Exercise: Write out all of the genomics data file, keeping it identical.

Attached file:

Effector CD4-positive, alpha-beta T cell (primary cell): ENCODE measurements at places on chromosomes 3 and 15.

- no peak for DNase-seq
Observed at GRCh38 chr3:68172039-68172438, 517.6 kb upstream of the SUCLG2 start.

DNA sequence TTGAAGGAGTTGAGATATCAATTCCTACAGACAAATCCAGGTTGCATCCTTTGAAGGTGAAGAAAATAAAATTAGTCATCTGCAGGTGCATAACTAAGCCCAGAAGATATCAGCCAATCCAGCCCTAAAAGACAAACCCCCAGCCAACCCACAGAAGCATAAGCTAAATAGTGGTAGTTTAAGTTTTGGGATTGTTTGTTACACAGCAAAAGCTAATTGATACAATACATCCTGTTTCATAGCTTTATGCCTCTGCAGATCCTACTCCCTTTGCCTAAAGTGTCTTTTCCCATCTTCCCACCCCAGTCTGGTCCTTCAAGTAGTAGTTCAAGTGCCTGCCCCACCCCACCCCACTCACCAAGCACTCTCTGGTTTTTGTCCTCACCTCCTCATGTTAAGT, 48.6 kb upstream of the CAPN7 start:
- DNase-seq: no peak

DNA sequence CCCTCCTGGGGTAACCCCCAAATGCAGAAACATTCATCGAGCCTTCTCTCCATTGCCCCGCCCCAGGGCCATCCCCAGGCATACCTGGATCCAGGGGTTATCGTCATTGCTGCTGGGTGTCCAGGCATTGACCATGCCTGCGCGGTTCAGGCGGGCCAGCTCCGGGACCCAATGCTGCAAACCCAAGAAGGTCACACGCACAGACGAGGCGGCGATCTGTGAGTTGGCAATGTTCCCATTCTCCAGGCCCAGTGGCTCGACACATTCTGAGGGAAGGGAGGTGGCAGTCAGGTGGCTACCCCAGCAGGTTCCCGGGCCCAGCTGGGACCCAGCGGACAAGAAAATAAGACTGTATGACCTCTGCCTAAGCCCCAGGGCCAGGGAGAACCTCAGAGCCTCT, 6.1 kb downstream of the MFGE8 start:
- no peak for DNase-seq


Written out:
Effector CD4-positive, alpha-beta T cell (primary cell): ENCODE measurements at places on chromosomes 3 and 15.

- no peak for DNase-seq
Observed at GRCh38 chr3:68172039-68172438, 517.6 kb upstream of the SUCLG2 start.

DNA sequence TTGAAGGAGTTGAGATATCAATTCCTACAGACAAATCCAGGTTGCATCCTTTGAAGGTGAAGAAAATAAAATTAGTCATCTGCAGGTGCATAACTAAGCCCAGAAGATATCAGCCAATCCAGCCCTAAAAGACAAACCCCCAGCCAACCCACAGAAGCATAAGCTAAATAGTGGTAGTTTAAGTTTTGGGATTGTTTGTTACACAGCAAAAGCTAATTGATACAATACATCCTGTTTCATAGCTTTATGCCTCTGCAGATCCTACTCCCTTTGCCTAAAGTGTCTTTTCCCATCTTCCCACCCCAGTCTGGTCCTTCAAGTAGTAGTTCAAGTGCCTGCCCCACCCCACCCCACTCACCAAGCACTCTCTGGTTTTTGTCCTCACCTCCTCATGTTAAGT, 48.6 kb upstream of the CAPN7 start:
- DNase-seq: no peak

DNA sequence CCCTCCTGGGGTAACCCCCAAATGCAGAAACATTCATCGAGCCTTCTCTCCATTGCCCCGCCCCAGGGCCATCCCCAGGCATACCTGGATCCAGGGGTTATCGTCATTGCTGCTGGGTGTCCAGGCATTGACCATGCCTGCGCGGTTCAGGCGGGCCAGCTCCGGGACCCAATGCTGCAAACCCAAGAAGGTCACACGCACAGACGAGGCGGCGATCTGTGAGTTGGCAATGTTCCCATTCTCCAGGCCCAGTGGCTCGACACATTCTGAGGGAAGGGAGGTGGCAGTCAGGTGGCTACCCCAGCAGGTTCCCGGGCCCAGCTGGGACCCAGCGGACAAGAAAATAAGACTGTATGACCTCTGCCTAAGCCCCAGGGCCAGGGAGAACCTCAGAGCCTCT, 6.1 kb downstream of the MFGE8 start:
- no peak for DNase-seq